When’s the last time you really thought about the planning that went into designing your workspace? It seems like most people think that their desks and computers magically appeared in the office one day. Actually, someone thought about everything from the ergonomics of our desk chairs to how the office carpeting would withstand a fire.
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And rightly so, because when workspaces aren’t designed well, the consequences can be deadly. One extreme example took place at the Qinghe Special Steel Corporation in Tieling, China in 2007.
Qinghe steel had been in operation for 30 years. It employed 650 workers. The factory produced 70,000 metric tons of steel in 2006, and hoped to increase 2007 production by 70%.
On the morning of April 18, a ladle full of molten steel was on an overhead rail, moving from the blast furnace to a pouring table. Suddenly, the ladle broke off the rail. Thirty tons of 1500°C steel fell from six feet above the workers on the floor.
Six people on the factory floor suffered severe burns. That would have been the worst of it, had the molten steel not hit a flatbed truck that was next to where the ladle fell. The truck then deflected the molten steel into a workroom just a few feet away.
More than 30 factory workers were trapped and died.
The main cause of the Qinghe disaster was the mechanical failure of the overhead rail, causing the ladle to fall. But, many lives could have been saved, and terrible injuries could have been prevented, with just a few safety measures. Among those measures? A workspace design that kept passages clear of problem objects, like that flatbed.
Accidents, like what happened at Qinghe, are ominous reminders to the people who engineer factories and mills today that even the smallest oversight can cost lives.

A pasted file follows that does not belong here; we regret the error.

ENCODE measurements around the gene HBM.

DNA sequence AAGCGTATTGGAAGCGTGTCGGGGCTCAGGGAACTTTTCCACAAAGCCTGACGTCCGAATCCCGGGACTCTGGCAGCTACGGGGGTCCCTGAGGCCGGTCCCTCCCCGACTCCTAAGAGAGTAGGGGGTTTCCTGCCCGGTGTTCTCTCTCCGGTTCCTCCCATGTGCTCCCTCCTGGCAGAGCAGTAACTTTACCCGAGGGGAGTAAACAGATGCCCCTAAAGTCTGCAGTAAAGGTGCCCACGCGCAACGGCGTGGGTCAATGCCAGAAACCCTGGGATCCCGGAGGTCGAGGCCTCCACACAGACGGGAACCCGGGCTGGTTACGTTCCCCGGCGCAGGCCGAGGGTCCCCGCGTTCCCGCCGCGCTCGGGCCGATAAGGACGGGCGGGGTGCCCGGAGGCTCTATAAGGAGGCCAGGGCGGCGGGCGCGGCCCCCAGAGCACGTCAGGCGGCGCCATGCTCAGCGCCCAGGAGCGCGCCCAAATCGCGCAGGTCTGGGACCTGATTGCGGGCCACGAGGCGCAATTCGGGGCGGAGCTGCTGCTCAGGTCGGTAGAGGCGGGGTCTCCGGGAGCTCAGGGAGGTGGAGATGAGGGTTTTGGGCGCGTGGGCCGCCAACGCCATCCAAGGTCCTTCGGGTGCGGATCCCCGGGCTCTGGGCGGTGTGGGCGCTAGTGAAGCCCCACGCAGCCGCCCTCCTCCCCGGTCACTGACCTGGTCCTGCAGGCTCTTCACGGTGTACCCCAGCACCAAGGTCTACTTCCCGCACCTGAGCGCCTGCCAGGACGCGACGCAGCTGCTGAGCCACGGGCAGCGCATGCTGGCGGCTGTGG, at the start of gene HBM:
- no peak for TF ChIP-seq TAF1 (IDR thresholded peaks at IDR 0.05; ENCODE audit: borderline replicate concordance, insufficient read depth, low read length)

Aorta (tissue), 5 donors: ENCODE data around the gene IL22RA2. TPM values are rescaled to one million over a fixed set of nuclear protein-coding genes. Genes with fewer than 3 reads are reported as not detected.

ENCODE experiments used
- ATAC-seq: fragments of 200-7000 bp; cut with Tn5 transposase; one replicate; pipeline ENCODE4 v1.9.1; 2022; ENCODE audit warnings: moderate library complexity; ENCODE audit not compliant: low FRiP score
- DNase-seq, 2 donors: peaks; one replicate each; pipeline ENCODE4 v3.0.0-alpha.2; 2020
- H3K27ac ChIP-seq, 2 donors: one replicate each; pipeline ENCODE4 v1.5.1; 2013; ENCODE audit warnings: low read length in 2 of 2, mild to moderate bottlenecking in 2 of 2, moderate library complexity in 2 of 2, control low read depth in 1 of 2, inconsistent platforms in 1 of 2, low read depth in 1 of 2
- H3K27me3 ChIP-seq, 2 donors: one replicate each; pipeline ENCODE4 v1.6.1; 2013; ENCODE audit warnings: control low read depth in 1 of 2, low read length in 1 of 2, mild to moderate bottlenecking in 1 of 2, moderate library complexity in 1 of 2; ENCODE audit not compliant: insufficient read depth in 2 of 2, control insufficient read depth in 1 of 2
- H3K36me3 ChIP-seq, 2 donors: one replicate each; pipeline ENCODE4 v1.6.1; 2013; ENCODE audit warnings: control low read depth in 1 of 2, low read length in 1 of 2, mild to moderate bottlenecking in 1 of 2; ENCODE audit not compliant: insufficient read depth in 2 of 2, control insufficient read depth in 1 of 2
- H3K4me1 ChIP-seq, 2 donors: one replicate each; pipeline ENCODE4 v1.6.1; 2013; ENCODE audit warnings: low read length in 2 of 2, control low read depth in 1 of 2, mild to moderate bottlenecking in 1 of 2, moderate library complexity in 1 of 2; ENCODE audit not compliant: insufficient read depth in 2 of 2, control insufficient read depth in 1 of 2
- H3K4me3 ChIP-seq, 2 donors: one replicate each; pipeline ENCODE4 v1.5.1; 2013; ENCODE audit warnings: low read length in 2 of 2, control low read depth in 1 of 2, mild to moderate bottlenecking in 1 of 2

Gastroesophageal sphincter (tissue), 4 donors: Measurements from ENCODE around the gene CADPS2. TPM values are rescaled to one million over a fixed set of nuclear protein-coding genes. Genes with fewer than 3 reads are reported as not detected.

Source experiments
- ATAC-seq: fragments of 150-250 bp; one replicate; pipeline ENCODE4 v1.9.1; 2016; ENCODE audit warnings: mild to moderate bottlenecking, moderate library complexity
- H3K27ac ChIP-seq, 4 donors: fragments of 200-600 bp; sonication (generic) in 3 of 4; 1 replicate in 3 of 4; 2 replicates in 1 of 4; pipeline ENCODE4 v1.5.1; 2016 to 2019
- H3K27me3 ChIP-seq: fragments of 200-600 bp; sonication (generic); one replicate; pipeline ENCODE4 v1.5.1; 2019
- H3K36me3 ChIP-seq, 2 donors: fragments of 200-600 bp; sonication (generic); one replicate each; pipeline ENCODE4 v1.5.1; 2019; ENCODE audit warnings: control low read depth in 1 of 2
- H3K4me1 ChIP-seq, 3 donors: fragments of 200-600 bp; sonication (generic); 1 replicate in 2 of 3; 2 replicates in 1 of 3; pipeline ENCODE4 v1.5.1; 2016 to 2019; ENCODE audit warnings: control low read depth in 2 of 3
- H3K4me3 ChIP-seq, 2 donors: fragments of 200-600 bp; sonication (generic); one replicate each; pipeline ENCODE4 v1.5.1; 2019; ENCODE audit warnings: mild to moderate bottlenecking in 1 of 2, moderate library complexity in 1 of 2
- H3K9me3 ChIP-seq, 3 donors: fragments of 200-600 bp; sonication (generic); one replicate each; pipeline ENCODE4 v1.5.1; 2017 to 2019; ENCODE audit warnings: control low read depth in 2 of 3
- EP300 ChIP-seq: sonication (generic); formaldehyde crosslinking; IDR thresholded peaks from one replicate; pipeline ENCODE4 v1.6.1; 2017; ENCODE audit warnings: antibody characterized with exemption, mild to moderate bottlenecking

Who are those people? Meet SMS Siemag, a global player in the plant construction industry. Whether it’s an integrated solution for making iron, hot or cold steel rolling, or furnace technology— for decades SMS Siemag has been putting together the machinery and mills companies use to process metals.
Here’s an example. The video below shows a hot strip steel mill designed by SMS Siemag for the Turkish company Çolakoğlu.
In the video, you see the roughing stand (the first round of rolls the metal squeezes through during the production process), compact coil boxes (a step where the hot metal is rolled up and slowed down before finishing), cooling systems, and a number of other technologies that make up a steel plant. What it doesn’t show is the sophisticated effort that goes into fitting all those pieces together.
No matter the industry, most engineers worry about parts bumping into each other, lubricants having enough space to flow through the system, etc. But in factory design, engineers also have to think about obstructions blocking crane tracks and escape routes. As illustrated in the Qinghe disaster, anticipating and planning for failure is crucial.
Among the tools SMS uses to validate its plant designs is PTC Creo View MCAD with the extension PTC Creo View MCAD Interference Analysis. The extension finds parts that will physically interfere, touch each other, or just don’t provide enough clearance.
Using PTC software, SMS Siemag then prepares digital mockups that can be used by engineering, manufacturing, and even support throughout the lifecycle of the plant. Plus, the virtual model can then go on to help train customer maintenance teams.
Ralf Kiedrowski, head of the CAD department at SMS Siemag, says that with PTC software, “We shorten our process time and enhance the quality of our plants and the satisfaction of our customers.”
And it’s safer, too. All of the molten steel in that video went exactly where it was supposed to--without endangering anyone’s safety.
[Ed. Read about more companies successfully overcoming design challenges in our case studies here. And stay up-to-date with PTC Creo, PTC Mathcad, and PTC Windchill product news by subscribing to our eNewsletter PTC Express.]